Brothers bound by blood but fated to be enemies. Can their Empire survive or will it crumble into myth?
Istanbul, 1903. Since his younger brother usurped the Imperial throne, Sultan Murad V has been imprisoned with his family for nearly thirty years.
The new century heralds immense change. Anarchy and revolution threaten the established order.
Powerful enemies plot the fall of the once mighty Ottoman Empire. Only death will bring freedom to the enlightened former sultan. But the waters of the Bosphorus run deep: assassins lurk in shadows,
intrigue abounds, and scandal in the family threatens to bring destruction of all that he holds dear…
For over six hundred years the history of the Turks and their vast and powerful Empire has been
inextricably linked to the Ottoman dynasty. Can this extraordinary family, and the Empire they built,
survive into the new century?
Set against the magnificent backdrop of Imperial Istanbul,The Gilded Cage on the Bosphorus is a spellbinding tale of love, duty and sacrifice.
Evocative and utterly beguiling,The Gilded Cage on the Bosphorus is perfect for fans of Colin Falconer, Kate Morton and Philippa Gregory.
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Ayşe Osmanoğlu is a member of the Imperial Ottoman family, being descended from Sultan Murad V through her grandfather and from Sultan Mehmed V (Mehmed Reşad) through her grandmother. After reading History and Politics at the University of Exeter, she then obtained an M.A. in Turkish Studies at SOAS, University of London, specialising in Ottoman History. She lives in the UK with her husband and five children.
My thoughts: this was really fascinating, a partly fictionalised account of the lives of the deposed Sultan Murad V and his family, who lived under house arrest after his brother seized the throne.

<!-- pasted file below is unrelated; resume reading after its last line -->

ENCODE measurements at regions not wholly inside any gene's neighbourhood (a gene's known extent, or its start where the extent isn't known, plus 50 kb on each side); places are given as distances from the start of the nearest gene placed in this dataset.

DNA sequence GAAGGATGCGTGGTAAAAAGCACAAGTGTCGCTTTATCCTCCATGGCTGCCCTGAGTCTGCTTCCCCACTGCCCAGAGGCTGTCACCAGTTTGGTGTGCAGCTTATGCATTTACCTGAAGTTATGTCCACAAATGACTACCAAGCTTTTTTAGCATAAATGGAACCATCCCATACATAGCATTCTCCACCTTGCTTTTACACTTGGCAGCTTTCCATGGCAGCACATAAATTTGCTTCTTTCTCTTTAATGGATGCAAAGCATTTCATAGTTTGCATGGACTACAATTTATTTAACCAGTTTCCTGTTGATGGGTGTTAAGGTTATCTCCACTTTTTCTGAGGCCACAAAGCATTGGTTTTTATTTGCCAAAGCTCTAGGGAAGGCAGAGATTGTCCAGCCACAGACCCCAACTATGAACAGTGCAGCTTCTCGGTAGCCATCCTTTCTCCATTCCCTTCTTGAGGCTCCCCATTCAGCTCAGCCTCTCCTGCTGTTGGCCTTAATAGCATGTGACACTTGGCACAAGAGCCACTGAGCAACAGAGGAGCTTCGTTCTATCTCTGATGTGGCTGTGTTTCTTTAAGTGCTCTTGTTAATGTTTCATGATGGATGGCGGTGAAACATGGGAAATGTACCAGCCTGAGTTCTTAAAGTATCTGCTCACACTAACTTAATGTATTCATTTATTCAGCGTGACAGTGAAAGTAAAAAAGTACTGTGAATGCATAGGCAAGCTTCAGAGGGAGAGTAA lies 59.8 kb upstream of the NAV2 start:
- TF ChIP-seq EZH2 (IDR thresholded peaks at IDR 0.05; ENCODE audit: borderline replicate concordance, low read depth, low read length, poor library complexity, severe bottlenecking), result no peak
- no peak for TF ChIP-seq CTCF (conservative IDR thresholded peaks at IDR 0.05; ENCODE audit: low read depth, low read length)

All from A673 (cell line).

Written by a descendant of the family, it obviously has a slight bias towards the real life figures in it, but that’s understandable and I think if I were to write about my ancestors, I’d probably do the same. Saladuddin in particular was a really interesting, intelligent man, the son of the former sultan, he had lots of ideas about reforming the Ottoman Empire and bringing it into the 20th Century, but his paranoid and mistrustful uncle would never have listened.
It is at times very sad, the whole family, four generations at one point, were trapped in an admittedly luxurious Palace, but unable to see any of their other relatives, of which there were many, or even know what was going on outside the walls, unless from the newspapers and loyal servants’ gossip. After Murad’s death, they are finally allowed on restricted outings and Prince Nurid doesn’t even realise that the four legged creatures on the streets are dogs, that’s how isolated and forgotten they were.
It’s an incredibly moving and deeply interesting read – seeing world history through their eyes, as opposed to the Western European one I learnt at school was especially intriguing.
*I was kindly gifted a copy of this book in exchange for taking part in the blog tour but all opinions remain my own.